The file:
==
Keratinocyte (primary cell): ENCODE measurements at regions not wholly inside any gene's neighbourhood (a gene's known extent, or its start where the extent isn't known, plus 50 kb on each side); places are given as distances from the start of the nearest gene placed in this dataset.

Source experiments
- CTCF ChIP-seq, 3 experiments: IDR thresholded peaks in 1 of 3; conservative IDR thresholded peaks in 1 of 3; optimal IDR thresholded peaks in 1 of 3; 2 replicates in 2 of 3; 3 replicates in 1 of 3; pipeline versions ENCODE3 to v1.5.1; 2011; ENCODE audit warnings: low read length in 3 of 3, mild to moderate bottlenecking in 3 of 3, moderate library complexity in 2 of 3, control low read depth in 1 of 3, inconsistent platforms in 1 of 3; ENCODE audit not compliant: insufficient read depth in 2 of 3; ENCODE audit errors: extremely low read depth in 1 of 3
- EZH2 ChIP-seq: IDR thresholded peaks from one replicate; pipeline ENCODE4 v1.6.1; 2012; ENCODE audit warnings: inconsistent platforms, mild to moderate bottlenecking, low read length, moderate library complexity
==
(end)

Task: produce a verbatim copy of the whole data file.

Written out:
Keratinocyte (primary cell): ENCODE measurements at regions not wholly inside any gene's neighbourhood (a gene's known extent, or its start where the extent isn't known, plus 50 kb on each side); places are given as distances from the start of the nearest gene placed in this dataset.

Source experiments
- CTCF ChIP-seq, 3 experiments: IDR thresholded peaks in 1 of 3; conservative IDR thresholded peaks in 1 of 3; optimal IDR thresholded peaks in 1 of 3; 2 replicates in 2 of 3; 3 replicates in 1 of 3; pipeline versions ENCODE3 to v1.5.1; 2011; ENCODE audit warnings: low read length in 3 of 3, mild to moderate bottlenecking in 3 of 3, moderate library complexity in 2 of 3, control low read depth in 1 of 3, inconsistent platforms in 1 of 3; ENCODE audit not compliant: insufficient read depth in 2 of 3; ENCODE audit errors: extremely low read depth in 1 of 3
- EZH2 ChIP-seq: IDR thresholded peaks from one replicate; pipeline ENCODE4 v1.6.1; 2012; ENCODE audit warnings: inconsistent platforms, mild to moderate bottlenecking, low read length, moderate library complexity